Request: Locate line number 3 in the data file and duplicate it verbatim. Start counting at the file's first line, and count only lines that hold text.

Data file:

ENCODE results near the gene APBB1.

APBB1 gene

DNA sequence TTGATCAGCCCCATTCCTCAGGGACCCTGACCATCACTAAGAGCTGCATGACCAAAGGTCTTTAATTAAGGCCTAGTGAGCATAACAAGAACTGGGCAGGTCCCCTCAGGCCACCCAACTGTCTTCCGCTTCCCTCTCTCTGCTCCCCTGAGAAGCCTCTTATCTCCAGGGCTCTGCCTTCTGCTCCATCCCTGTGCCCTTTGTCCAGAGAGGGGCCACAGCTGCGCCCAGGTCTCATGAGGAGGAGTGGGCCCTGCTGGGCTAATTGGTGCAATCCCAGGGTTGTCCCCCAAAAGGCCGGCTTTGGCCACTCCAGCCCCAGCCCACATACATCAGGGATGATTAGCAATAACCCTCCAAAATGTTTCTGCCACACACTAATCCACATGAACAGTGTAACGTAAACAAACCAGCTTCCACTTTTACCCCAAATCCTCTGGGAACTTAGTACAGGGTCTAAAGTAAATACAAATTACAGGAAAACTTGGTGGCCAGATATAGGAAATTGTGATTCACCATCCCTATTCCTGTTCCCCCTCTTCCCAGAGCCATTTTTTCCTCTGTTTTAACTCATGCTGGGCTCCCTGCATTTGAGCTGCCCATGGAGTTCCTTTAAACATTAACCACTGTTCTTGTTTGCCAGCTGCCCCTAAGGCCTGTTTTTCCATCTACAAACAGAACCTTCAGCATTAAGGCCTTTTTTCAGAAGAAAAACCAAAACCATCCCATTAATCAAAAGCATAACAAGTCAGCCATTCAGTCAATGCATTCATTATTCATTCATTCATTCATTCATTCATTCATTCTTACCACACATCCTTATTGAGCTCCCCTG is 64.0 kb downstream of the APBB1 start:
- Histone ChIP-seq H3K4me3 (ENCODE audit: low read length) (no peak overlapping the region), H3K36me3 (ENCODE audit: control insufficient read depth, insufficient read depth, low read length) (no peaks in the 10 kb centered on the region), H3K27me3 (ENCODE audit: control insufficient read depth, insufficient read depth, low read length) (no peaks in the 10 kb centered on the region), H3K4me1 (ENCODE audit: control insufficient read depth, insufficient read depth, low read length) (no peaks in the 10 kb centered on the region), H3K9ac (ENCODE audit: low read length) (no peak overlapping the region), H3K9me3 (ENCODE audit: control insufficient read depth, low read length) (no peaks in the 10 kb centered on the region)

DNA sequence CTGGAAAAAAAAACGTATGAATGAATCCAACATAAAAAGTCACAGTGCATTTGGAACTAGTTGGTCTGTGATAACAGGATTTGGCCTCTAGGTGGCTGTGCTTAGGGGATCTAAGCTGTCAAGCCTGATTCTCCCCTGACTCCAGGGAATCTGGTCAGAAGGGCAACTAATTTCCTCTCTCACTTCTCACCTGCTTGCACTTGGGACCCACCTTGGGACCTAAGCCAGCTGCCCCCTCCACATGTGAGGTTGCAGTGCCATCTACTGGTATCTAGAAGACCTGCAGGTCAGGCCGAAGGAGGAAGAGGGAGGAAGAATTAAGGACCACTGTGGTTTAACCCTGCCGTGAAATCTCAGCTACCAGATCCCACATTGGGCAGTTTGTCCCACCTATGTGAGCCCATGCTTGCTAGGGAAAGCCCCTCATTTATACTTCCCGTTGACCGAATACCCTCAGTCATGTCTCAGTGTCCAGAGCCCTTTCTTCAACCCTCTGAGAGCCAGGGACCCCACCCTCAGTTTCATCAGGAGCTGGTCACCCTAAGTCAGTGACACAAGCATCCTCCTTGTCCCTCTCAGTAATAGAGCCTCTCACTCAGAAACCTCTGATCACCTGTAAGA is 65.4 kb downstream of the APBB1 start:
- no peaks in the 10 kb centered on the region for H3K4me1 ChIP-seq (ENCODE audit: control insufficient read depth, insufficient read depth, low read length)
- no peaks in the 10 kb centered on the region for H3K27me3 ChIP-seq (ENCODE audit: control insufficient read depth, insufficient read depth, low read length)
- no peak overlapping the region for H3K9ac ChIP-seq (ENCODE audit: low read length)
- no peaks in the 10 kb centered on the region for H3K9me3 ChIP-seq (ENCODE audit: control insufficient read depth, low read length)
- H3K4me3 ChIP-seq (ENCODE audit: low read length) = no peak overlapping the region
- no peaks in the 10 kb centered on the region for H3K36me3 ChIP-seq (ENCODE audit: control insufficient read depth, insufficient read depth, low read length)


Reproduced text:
DNA sequence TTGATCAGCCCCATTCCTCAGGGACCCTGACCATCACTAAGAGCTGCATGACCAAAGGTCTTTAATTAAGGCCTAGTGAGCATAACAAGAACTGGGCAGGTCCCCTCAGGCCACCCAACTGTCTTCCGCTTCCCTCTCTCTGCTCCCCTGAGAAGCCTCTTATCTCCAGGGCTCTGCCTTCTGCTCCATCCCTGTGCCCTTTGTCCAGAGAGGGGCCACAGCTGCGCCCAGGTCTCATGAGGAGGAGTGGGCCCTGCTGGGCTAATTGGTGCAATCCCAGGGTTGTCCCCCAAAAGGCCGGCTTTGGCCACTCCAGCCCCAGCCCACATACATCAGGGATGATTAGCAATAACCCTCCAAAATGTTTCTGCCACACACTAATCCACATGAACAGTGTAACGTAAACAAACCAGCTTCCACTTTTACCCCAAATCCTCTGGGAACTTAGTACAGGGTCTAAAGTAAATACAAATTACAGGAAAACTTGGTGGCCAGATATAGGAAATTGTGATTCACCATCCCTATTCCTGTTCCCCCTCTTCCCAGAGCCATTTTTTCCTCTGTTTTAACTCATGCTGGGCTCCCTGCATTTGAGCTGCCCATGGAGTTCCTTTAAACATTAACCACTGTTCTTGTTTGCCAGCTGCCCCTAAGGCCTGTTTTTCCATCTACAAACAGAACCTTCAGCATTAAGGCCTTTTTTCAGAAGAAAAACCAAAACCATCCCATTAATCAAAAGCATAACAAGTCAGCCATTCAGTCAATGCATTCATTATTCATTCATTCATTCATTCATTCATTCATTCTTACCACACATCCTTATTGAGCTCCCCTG is 64.0 kb downstream of the APBB1 start: